Image via Amazon


4. Nuking the Moon by Vince Houghton 

Nuking the Moon by Vince Houghton is a funny, hilarious book on so called ‘intelligence’ schemes the military left on the drawing board. Among them are attempts to use cats as listening devices, make aircraft carriers out of icebergs, psyche out Japanese soldiers by dropping foxes onto beaches, and yes…nuking the moon in order to shift hurricane trajectories. Obviously, none of these insane ideas came to reality but you’d be surprised how close them each came in this hidden history of government antics.



Image via Amazon


3. They bled blue by Jason Turbow

They Bled Blue by sportswriter Jason Turbow captures the Los Angeles Dodgers’ thrilling, improbable 1981 championship season, highlighting the behind the scenes antics of the edgy and cast of colorful characters of the team. Eventually, this team went on to defeat the New York Yankees. This is a summer treat for fans of sports, mad tales of excess, and the quirkiness that is the rollicking, crazy ride of the 1981 baseball season.



image via Amazon 


2. The Vinyl Frontier by Jonathan Scott 

The Vinyl Frontier by Jonathan Scott is an unlikely story of the 1977 NASA team attempting to craft the perfect playlist to place on the Voyager probe. Led by the great Carl Sagan, the music was intended not just to represent humanity but also to advertise our world to any intelligent alien forms of life. This book tells of how the record, The Sounds of Earth, was created. The final playlist contains music written and performed by well-known names such as Bach, Beethoven, Glenn Gould, Chuck Berry and Blind Willie Johnson, as well as music from China, India and more remote cultures such as a community in Small Malaita in the Solomon Islands. It also contained a message of peace from US president Jimmy Carter, a variety of scientific figures and dimensions, and instructions on how to use it for a variety of alien lifeforms. This is a fascinating book showcasing the creation of one of humanity’s greatest achievements.



Image via Amazon



1. Spying on the South by Tony Horwitz 

Spying on the South by Tony Horwitz is a tale of one man’s journey across the American South. Tony Horwitz recounts the experience of an American journalist who was sent to explore the South prior to the Civil War as an assignment. The book follows this journalist’s journey, as the South proved to be an alien, hostile environment. He traveled for fourteen months on stagecoach, horseback, and by boat, becoming America’s first renowned landscape architect. In the modern day, Tony Horwitz tries to follow the journey undertaken over a century ago, seeking context for the divide between the South and the rest of America.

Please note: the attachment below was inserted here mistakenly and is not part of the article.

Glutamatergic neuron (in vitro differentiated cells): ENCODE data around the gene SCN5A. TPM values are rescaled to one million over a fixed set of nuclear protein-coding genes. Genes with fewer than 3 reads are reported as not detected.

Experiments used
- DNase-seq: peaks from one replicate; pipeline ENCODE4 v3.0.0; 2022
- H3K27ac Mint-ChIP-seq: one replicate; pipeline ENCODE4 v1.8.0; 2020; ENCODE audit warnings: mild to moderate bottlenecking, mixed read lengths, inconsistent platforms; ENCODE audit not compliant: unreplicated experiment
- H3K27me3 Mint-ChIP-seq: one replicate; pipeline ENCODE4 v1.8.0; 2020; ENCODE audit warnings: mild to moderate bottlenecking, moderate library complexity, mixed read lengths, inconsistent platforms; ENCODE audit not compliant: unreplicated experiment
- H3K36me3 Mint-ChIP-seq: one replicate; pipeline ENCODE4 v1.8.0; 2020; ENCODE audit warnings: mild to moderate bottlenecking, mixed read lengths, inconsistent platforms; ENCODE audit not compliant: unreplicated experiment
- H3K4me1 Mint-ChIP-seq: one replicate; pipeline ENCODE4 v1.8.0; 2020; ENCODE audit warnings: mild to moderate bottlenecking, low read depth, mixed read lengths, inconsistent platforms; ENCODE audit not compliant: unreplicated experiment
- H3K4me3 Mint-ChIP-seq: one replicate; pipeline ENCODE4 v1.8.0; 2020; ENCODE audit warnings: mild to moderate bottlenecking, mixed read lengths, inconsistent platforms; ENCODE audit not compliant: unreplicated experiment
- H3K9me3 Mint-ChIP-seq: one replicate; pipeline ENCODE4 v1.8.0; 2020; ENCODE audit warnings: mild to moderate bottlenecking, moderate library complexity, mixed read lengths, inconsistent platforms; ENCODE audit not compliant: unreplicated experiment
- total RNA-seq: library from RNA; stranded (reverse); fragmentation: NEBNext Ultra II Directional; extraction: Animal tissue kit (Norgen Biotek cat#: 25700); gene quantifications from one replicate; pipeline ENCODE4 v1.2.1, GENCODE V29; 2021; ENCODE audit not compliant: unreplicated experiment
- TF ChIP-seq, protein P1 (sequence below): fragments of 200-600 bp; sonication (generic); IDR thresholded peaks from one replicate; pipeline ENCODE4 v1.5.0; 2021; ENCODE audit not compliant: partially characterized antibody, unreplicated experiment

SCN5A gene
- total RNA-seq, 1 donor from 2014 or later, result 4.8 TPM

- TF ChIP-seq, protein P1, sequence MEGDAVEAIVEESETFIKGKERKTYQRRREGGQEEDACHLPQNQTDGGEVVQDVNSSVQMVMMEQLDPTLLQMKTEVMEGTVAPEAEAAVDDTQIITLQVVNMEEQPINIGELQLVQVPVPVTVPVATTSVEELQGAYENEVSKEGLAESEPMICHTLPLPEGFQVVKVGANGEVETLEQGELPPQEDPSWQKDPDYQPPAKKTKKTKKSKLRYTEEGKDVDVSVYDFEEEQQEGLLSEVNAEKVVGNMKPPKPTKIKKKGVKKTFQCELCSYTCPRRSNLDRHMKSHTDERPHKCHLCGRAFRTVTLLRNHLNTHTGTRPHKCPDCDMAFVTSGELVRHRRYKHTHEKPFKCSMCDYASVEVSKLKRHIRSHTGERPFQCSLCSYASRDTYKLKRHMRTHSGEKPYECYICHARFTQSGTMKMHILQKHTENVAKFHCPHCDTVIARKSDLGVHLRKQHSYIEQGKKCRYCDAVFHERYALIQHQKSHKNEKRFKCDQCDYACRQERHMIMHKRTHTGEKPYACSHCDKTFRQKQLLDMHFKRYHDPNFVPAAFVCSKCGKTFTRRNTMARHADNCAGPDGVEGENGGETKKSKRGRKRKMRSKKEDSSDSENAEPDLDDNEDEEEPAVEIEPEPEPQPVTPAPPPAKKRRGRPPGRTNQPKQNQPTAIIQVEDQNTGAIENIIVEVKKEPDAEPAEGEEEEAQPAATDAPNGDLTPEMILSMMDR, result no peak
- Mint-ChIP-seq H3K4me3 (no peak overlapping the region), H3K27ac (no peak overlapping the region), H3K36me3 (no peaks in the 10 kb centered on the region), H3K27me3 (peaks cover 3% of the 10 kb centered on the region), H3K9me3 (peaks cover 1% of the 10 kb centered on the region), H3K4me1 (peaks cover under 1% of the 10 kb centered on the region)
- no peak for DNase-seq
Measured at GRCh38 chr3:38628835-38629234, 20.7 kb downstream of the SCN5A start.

Featured Image Via Amazon 


NASA Renames Street to Honor the Women of ‘Hidden Figures’

The Guardian reports that NASA has renamed the street in front of its headquarters “Hidden Figures Way,” after the acclaimed book by Margot Lee Shetterly and its 2016 Academy Award-nominated adaptation.

The designation honors African American mathematicians Katherine Johnson, Dorothy Vaughan, and Mary Jackson, the featured icons in Hidden Figures who combated racial segregation to contribute to NASA’s earliest moon landing missions.


hidden figuresImage via Amazon


Their efforts collectively spanned decades throughout World War II, the Cold War, Civil Rights Movement, and the Space Race, but opened the door for women of future generations.

Author Margot Lee Shetterly and Senator Ted Cruz joined the members of the celebrated women’s families, along with other NASA administrators who unveiled the street sign at the ceremony.



Cruz, whose mother was a mathematician at the Smithsonian Institution in the 1950s, explained:


The extraordinary achievements of Katherine Johnson, Dorothy Vaughan, Mary Jackson and Dr. Christine Darden, who’s with us today, prior to the book and the movie had not been told. Very few people knew those stories, and yet those are stories that can and do inspire and we should be telling stories like that a lot more often.


Featured Image via CBS

Would You Buy the Book Astronauts Used to Land on the Moon?

This July, Christie's Auction House will open bids for a 44-page binder full of space shuttle control guidelines from the Apollo 11 launch, according to Reuters. The former owners — Neil Armstrong and Buzz Aldrin — used it in the 1969 moon landing.

Read more

New NASA Book Explores Beauty of Planet Earth

There is a lot of beauty in the world, and NASA has found a way to make it easier to see.

With pictures taken from various NASA satellites, the government agency has released 168 pages of photographs covering various remote landscapes and compiled them into a new book titled Earth.

The main version of this book is interactive and can be found here. There are four sections: atmosphere, water, land, and ice/snow. Clicking on each section will open up a slideshow of photos along with stories about how these locations came to be.

The book is also available in a hardcover version for $53 for those who want to take a physical version home as well as a PDF version for download.

Here is a preview of some of the photos you will see on the site.


A Trio of Plumes in the South Sandwich Islands

Cocos (Keeling) Islands

Bowknot Bend

Iceberg off Mertz Glacier Tongue

Images Via NASA.gov



Featured Image Via Geek.com